9.The entry window can be left open for the cat to come and go as it pleases, if you are not leaving it open you will need to make sure the cat has food, water, and shelter when outdoors.

10.Hang a piece of fabric or lace from the top of the window, or get a cat flap, the cat can push through it, but it should stop bugs from entering your home.

11.Have a mat or rug in your house where the cat enters, as it may have dirty paws.

12. Astro Turf works well for under deck situations where the area would be primarily dirt. If you do not use this your cat section will be one giant litter box, and your cats will be tracking in a lot of dust. Cement paving stones would also work well.

13.If you only have one cat, a small cat section is fine, but if you have more cats you want to make sure there is at least 10 sq feet per cat.

14.Toys, other than the logs mentioned above, you may want to put some toys outside, nothing that will get wet or dirty though. Climbing places are very important – if you can construct a resting area about 3 feet off the ground, or even a table, the cats will really like this – cats like to be up high.

15.Check the cat enclosure regularly for signs of needed repair, clean any leaves off the top in the fall as they will cause snow to accumulate, causing a weight problem.

Links

General Guide on Cat Care

Building a Starplate Aviary - as seen in the Pictures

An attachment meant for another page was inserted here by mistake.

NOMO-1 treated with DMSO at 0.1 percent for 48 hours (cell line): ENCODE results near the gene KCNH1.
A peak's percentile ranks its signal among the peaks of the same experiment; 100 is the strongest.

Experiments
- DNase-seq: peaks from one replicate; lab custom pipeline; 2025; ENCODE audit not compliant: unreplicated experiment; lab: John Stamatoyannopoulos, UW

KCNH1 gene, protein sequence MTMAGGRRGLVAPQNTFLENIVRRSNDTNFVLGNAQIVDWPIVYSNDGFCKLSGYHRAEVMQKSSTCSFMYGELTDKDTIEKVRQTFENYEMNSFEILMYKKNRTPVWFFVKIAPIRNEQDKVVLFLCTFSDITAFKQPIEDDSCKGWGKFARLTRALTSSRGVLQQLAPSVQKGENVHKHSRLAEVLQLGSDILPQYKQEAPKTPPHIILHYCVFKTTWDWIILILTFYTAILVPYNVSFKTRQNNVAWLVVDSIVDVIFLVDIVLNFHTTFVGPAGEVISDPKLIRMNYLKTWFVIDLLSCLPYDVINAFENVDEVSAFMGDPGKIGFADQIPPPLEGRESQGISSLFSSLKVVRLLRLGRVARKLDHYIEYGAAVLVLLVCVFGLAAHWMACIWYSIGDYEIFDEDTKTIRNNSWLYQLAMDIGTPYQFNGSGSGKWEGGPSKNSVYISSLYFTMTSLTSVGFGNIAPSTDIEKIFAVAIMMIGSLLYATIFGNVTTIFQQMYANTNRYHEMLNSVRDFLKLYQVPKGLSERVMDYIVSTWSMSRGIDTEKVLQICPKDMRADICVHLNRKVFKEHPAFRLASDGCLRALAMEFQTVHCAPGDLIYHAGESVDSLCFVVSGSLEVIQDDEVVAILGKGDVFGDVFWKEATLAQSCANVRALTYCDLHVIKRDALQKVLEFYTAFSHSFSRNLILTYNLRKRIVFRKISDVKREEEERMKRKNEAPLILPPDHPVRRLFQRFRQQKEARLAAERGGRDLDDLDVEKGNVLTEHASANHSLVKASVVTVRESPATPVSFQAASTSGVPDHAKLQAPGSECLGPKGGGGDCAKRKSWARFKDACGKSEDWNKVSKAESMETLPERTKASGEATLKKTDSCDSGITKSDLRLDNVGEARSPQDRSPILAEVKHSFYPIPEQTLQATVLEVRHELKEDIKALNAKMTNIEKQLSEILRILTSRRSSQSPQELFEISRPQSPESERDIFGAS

Guide for Supplies to Buy Before Getting a Cat

Building a Catio

Become a Wikinut Writer - Get Paid to Write

Republished on Full of Knowledge.

Tags

Cat, Cat Enclosure, Cat Run, Cat Safety, Cat Section Cat Shelter, Catio, Cats, Kitten, Kittens, Pet

Meet the author

author avatar Mark Gordon Brown
Raised in Michigan, I have a son who recently joined the Military. I am living in Canada with my wife where we have a hobby farm.

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Comments

author avatar Denise O
30th Aug 2010 (#)

Congrats on the star.
I feel this article deserves such a prize. Thanks.

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author avatar Alexandra Heep
30th Aug 2010 (#)

Cool - I wish I was a home owner ... I am going to share this article with my facebook friends and thanks for including a link to one of my articles

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author avatar Bettebet
17th Apr 2011 (#)

Hi
I am thinking of enclosing the underside of my deck for my cat.
It is 2 foot tall on one end and about 8 feet tall onthe other.
10 x 12 feet long.
Should I bury the "fencing" wire to keep him safe?
If so How deep do I need to bury it?
Any suggestion for this project would be most appreciated.
Thanks!
Brooke

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author avatar Mark Gordon Brown
17th Apr 2011 (#)

My brother and sister in law have their cats in an under deck enclosure. THey dont have the fence burried, but do have it attached to heavy landscape ties at the bottom, which works great.
At the 8ft high area, you may want to make a "gate" for yourself to get in if you need to. My brother/sister in law use a basement window for there cats to go in/out of.

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author avatar Tranquilpen
6th Sep 2011 (#)

Thank you Mark so very thoughtful of you to place this information at the disposal of wikinut readers. Two of my cats are living in the house but a stray that used to hang around on the yard, keeping his distance has started venturing up to our back door since our jack Russell died. I feel like constructing an enclosure for it like the one above.